Today, forty percent of all pregnancies in Argentina are interrupted. In most cases the procedure is done in awful, unsanitary conditions. Clearly criminalization does not prevent women from getting abortions. Nearly 80,000 women each year are hospitalized due to post-procedure complications. Botched abortions are the leading cause of maternal death in Argentina, representing 30% of maternal deaths. In many cases, abortion complications and deaths are not reported to authorities. For every woman who seeks medical help due to complications, seven others in the same situation do not seek help.
A Matter of Equity
On the train, Mariana*, a young mother of three boys, turned to me to share her experience.
"I got pregnant with my fourth and my partner just left," she said. "He threw me out of the house. I didn’t work. He didn’t take any responsibility. No woman imagines her life with an abortion. It’s absurd to think women desire abortion. I borrowed money. I took what I had in the bank to pay for it. It hurts me—people’s judgment—because they don’t know anything about me."
It’s estimated that in Argentina an illegal abortion costs around $1,000 US. Who could get $1,000 so easily? Women access different practices according to their financial status. An abortion in an expensive, discreet, and private clinic is different from the dirty room in a marginal suburb that poor women like Mariana are most likely to encounter.
‘Crime’ and ‘sin’ are words used only against the poor women who are most likely to die or go to prison as a result of their decision to end their pregnancies. When abortion is practiced in a fancy place, it is not called a crime and carries no blame. It's called "removal of tissue." Abortion remains illegal for high-income patients, but money changes everything: It pays for safe abortions and also the silence of physicians. It bars some people from sanitary risk, legal judgment, and social punishment.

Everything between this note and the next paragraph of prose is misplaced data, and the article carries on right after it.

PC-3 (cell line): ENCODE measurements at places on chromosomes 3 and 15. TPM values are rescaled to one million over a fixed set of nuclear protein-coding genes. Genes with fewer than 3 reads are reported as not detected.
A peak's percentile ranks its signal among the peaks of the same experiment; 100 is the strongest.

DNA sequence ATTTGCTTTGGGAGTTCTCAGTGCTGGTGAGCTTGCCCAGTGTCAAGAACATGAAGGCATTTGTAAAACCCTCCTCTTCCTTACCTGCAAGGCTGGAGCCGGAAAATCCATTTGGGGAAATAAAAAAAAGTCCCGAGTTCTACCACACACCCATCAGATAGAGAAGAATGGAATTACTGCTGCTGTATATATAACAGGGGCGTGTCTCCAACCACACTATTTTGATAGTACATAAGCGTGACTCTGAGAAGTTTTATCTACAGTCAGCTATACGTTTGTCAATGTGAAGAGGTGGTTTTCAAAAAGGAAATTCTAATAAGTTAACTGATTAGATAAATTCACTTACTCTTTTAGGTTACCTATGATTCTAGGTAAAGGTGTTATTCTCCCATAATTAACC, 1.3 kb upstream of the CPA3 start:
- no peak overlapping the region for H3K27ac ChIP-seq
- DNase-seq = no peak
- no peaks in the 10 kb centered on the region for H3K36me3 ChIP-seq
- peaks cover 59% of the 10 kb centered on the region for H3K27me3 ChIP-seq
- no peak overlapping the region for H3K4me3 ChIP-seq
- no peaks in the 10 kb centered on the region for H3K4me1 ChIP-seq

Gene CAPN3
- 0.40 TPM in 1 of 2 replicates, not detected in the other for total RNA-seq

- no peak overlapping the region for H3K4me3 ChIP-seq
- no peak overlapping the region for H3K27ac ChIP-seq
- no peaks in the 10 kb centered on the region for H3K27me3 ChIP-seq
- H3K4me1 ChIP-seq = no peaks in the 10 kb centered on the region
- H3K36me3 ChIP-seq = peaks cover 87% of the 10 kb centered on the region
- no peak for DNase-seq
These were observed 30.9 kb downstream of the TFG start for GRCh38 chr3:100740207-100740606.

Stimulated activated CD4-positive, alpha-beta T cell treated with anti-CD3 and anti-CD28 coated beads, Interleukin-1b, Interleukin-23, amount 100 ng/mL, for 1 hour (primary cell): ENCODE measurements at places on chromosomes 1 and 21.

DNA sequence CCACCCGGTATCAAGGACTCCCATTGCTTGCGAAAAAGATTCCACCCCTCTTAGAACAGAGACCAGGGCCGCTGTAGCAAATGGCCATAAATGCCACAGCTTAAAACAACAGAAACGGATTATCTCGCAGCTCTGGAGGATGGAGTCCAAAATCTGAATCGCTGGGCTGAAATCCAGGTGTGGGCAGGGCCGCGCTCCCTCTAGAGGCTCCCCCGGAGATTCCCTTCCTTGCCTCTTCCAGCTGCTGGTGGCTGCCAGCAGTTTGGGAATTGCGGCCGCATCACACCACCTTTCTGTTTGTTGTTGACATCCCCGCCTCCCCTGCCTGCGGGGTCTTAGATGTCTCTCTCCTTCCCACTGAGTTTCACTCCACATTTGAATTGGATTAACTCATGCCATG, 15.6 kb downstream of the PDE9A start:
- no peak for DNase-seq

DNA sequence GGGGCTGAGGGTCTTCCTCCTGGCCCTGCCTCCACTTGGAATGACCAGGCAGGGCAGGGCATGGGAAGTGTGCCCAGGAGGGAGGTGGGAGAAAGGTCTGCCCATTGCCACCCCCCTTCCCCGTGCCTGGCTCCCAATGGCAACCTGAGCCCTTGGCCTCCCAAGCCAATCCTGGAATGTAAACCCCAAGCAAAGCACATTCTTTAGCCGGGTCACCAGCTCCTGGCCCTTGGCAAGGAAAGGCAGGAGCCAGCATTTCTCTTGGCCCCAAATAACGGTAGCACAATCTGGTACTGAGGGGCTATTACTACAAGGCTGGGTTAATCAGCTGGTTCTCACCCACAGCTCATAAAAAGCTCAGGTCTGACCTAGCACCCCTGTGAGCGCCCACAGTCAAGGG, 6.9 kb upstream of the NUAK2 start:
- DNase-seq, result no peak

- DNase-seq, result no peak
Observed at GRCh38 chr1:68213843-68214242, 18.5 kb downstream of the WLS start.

Denying women decent health care is a lucrative business in Argentina. The 500,000 illegal abortions each year represent a five hundred million dollar industry—money that could instead be used to improve social assistance and motherhood support programs. [paging] In addition to financial burden, women who seek abortions face social stigma. Feelings of grief, guilt, isolation and punishment are ghosts that torture women’s lives in many of these cases.
“If this sorrow is mishandled it becomes pathological, with bio-psychosocial implications like psychotic depression with suicidal consequences,” says Grace Estefania, a psychologist who works in a public hospital. “Since most of the women who have abortions are alone or young, the risk takes dangerous levels. The stigma of the ‘clandestine situation’ increases the guilty feeling, because it’s socially criminalized. It’s not possible to address a proper therapy and control the situation. We don’t have a law that allows us to do that.”